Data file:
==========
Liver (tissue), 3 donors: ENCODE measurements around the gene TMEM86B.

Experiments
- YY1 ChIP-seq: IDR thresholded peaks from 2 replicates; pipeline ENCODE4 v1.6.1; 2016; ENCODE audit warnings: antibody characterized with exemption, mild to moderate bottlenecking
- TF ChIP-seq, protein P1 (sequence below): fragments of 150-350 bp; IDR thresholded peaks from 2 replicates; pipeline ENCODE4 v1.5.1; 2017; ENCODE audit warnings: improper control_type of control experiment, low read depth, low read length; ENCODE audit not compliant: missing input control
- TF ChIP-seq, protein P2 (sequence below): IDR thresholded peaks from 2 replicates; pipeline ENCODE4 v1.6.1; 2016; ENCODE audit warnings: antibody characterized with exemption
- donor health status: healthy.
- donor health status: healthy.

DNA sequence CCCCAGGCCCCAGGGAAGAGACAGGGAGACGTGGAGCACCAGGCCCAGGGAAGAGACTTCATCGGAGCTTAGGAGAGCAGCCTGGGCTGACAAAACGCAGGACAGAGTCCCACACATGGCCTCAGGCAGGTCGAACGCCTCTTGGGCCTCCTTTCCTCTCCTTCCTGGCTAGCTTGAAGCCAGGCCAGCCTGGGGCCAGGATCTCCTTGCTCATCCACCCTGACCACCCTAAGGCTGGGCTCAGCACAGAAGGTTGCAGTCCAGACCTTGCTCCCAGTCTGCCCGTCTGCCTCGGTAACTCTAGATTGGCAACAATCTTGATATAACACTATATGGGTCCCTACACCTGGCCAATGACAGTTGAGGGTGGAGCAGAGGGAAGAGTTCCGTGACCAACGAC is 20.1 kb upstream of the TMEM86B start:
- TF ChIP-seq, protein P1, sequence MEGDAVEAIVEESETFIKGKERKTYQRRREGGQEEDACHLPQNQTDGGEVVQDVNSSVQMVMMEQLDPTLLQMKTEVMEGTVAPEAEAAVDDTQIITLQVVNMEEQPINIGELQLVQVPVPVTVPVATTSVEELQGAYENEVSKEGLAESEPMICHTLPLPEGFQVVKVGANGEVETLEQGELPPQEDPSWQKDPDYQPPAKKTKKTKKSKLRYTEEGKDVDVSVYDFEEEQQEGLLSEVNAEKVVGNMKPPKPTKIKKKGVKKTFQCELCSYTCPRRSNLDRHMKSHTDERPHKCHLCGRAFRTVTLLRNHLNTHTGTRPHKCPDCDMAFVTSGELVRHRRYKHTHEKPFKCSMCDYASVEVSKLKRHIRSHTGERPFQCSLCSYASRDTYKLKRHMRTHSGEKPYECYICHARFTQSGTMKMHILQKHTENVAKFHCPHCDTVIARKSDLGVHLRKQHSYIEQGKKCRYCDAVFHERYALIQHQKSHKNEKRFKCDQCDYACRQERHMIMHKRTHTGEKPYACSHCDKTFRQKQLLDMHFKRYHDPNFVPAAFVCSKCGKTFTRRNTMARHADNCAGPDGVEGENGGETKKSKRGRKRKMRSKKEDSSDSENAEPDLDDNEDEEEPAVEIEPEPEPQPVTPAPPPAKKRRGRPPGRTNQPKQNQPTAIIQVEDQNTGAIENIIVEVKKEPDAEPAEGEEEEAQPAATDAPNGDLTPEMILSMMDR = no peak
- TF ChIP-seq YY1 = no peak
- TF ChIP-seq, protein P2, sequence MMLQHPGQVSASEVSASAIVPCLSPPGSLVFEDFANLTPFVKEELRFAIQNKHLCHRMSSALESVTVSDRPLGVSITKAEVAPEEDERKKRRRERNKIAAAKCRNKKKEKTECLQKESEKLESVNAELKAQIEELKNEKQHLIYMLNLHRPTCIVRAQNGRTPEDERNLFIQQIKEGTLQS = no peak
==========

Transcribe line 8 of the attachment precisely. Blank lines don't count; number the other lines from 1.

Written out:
DNA sequence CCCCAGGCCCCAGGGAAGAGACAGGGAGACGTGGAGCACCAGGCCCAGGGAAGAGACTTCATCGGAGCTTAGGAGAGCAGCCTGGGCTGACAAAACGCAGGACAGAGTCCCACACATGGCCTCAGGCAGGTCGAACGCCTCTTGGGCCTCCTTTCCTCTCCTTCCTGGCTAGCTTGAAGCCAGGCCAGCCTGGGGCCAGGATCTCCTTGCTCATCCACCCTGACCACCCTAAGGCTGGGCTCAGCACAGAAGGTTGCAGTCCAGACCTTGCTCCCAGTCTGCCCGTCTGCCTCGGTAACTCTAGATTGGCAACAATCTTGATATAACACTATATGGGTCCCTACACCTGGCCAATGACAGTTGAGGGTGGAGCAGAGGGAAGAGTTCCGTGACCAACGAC is 20.1 kb upstream of the TMEM86B start: